Letter

Nature 453, 770-774 (5 June 2008) | doi:10.1038/nature06990; Received 9 December 2007; Accepted 6 April 2008

Simultaneous teleseismic and geodetic observations of the stick–slip motion of an Antarctic ice stream

Douglas A. Wiens1, Sridhar Anandakrishnan2, J. Paul Winberry2 & Matt A. King3

  1. Department of Earth and Planetary Sciences, Washington University, St Louis, Missouri 63130, USA
  2. Department of Geosciences, The Pennsylvania State University, University Park, Pennsylvania 16802, USA
  3. School of Civil Engineering and Geosciences, Newcastle University, Newcastle upon Tyne NE1 7RU, UK

Correspondence to: Douglas A. Wiens1 Correspondence and requests for materials should be addressed to D.A.W. (Email: doug@wustl.edu).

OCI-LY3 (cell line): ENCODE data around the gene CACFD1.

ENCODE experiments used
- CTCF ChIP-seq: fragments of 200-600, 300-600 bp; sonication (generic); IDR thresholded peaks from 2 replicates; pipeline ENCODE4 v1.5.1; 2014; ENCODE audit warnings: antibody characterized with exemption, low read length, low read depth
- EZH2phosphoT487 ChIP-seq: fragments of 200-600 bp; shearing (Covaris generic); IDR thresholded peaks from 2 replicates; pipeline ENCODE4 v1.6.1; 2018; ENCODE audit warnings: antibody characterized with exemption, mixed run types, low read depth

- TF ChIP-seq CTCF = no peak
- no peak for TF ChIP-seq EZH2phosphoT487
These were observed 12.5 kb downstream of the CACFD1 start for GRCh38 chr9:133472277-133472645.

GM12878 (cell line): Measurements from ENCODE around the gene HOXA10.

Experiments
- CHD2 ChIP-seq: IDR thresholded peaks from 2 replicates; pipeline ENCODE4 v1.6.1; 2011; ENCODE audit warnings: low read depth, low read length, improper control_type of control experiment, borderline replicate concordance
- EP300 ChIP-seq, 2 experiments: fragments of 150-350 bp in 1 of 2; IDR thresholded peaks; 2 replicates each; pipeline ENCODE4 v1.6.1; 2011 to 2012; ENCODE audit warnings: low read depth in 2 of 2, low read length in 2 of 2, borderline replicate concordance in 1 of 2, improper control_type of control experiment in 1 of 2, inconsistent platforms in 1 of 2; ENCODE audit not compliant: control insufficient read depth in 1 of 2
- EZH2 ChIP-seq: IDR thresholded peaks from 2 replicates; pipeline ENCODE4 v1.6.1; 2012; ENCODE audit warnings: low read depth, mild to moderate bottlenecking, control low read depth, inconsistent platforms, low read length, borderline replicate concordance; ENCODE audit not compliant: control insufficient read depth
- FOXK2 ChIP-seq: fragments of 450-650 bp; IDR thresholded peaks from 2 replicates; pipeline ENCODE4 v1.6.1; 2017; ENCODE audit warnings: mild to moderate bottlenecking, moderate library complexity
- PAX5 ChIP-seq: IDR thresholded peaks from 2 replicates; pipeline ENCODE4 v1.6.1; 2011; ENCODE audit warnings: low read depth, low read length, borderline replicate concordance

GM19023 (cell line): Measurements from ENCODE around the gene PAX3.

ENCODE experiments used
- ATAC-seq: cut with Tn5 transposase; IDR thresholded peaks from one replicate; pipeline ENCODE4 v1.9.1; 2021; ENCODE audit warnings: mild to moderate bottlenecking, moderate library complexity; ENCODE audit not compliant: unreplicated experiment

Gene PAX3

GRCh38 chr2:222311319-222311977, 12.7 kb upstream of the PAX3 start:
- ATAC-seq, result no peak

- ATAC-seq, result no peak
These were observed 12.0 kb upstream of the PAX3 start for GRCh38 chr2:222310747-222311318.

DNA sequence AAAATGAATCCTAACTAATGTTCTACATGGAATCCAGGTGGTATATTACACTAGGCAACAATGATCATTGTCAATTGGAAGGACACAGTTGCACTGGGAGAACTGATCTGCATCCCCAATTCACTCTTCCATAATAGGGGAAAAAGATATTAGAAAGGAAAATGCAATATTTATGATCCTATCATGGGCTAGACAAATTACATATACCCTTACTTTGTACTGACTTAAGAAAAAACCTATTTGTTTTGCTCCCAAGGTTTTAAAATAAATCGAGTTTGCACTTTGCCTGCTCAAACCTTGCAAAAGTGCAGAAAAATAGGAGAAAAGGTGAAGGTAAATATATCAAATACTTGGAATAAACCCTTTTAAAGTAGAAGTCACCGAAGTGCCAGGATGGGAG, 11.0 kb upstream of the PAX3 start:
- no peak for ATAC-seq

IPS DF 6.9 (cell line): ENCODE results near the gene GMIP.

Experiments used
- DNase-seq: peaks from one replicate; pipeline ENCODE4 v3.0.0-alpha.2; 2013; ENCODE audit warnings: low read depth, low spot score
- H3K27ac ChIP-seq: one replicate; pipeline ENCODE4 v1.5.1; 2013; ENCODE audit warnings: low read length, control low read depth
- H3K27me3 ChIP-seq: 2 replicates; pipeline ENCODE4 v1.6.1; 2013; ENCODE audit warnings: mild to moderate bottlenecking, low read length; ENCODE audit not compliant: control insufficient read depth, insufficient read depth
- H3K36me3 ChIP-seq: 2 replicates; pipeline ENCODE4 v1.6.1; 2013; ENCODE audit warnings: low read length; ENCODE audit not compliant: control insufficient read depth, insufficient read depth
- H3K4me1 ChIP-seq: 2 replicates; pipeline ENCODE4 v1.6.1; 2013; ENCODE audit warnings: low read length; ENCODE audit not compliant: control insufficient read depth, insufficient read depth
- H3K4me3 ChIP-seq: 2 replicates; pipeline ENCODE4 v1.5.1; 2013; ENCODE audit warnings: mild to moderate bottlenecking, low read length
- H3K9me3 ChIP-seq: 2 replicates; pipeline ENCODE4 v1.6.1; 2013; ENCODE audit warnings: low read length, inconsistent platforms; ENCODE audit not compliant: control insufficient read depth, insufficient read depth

Long-period seismic sources associated with glacier motion have been recently discovered1, 2, and an increase in ice flow over the past decade has been suggested on the basis of secular changes in such measurements3. Their significance, however, remains uncertain, as a relationship to ice flow has not been confirmed by direct observation. Here we combine long-period surface-wave observations with simultaneous Global Positioning System measurements of ice displacement to study the tidally modulated stick–slip motion of the Whillans Ice Stream in West Antarctica4, 5. The seismic origin time corresponds to slip nucleation at a region of the bed of the Whillans Ice Stream that is likely stronger than in surrounding regions and, thus, acts like an 'asperity' in traditional fault models. In addition to the initial pulse, two seismic arrivals occurring 10–23 minutes later represent stopping phases as the slip terminates at the ice stream edge and the grounding line. Seismic amplitude and average rupture velocity are correlated with tidal amplitude for the different slip events during the spring-to-neap tidal cycle. Although the total seismic moment calculated from ice rigidity, slip displacement, and rupture area is equivalent to an earthquake of moment magnitude seven (M w 7), seismic amplitudes are modest (M s 3.6–4.2), owing to the source duration of 20–30 minutes. Seismic radiation from ice movement is proportional to the derivative of the moment rate function at periods of 25–100 seconds and very long-period radiation is not detected, owing to the source geometry. Long-period seismic waves are thus useful for detecting and studying sudden ice movements but are insensitive to the total amount of slip.

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